100 Years of the Blues
Elvin Bishop and Charlie Musselwhite
Reviewed by: Colin Morris
How wonderful to see two stalwarts of the blues checking in their egos at the door and having a rambunctious time. Elvin Bishop started with The Paul Butterfield Blues Band and then went on to a solo career and had a hit with Fooled Around and Fell in Love (1976). Later he played with John Lee Hooker, Clifton Chenier, and Bo Diddley. So, no slouch then.
Likewise, Charlie Musselwhite, reportedly the inspiration for Elwood Blues (the character played by Dan Aykroyd in the 1980 film The Blues Brothers), has been on the blues scene for decades.
For two musicians from the South, both who made their careers in Chicago and have played together over the last 50 years, it’s remarkable they have never recorded together before.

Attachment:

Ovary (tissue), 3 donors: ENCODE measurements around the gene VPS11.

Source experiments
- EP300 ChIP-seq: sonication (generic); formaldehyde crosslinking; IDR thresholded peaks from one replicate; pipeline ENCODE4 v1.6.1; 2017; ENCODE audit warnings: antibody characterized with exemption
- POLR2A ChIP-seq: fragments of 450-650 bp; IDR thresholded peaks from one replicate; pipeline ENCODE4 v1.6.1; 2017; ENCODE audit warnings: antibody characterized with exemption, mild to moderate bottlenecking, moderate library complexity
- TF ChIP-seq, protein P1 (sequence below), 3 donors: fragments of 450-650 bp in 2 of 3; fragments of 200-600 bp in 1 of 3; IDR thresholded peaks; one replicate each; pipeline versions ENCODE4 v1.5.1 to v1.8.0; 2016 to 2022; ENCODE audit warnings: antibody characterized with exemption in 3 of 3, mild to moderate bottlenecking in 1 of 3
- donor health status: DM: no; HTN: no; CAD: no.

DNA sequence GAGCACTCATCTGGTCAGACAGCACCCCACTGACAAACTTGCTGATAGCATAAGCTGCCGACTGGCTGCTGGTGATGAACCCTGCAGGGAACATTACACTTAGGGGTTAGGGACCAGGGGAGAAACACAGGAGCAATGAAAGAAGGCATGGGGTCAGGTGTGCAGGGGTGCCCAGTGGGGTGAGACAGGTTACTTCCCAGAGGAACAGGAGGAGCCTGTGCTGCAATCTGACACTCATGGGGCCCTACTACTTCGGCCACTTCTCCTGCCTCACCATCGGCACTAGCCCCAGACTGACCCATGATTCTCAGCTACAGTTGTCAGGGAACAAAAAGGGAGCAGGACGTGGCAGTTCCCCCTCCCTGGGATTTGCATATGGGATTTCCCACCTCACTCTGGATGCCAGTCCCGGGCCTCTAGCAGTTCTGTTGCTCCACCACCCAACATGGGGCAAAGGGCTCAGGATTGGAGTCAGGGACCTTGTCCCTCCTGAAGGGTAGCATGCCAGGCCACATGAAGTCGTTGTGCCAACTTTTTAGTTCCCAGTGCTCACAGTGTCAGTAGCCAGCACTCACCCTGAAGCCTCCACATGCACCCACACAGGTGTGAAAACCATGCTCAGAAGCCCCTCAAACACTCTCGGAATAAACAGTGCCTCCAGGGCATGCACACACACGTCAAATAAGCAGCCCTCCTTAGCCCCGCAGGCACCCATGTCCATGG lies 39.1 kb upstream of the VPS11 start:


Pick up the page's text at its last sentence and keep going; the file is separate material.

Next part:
Musselwhite brings his growly fat harp sound, just like he did on my blues album of the year Sanctuary (2004). It’s an album that included The Blind Boys of Alabama, Charlie Sexton, and Ben Harper. Bishop with his skewed, often funny take on life is still a delight. Okay, he is never going to trouble the charts again, apart from the blues best sellers, but chances are if you stepped into a juke joint on a Saturday night in the Deep South, they would probably have to roll you out sometime on a Sunday morning. But you would have a big smile on your face just from the experience.
Mixing up the playlist, which includes Roosevelt Sykes’ West Helena Blues, Leroy Carr’s Midnight Hour Blues, and a go-to favourite Help Me, penned by Sonny Boy Williamson, Willie Dixon, and Ralph Bass, there are also nine originals.
Years ago, I read that The Animals played a gig in Newcastle then took the train to London, recorded their first album in just a few hours, caught the train back to Newcastle, and played a gig the same night. Bishop and Musselwhite took two days. I love albums that have that spontaneity.
I won’t pretend this is a great album, it is what it is – two old friends just having a good time with good music.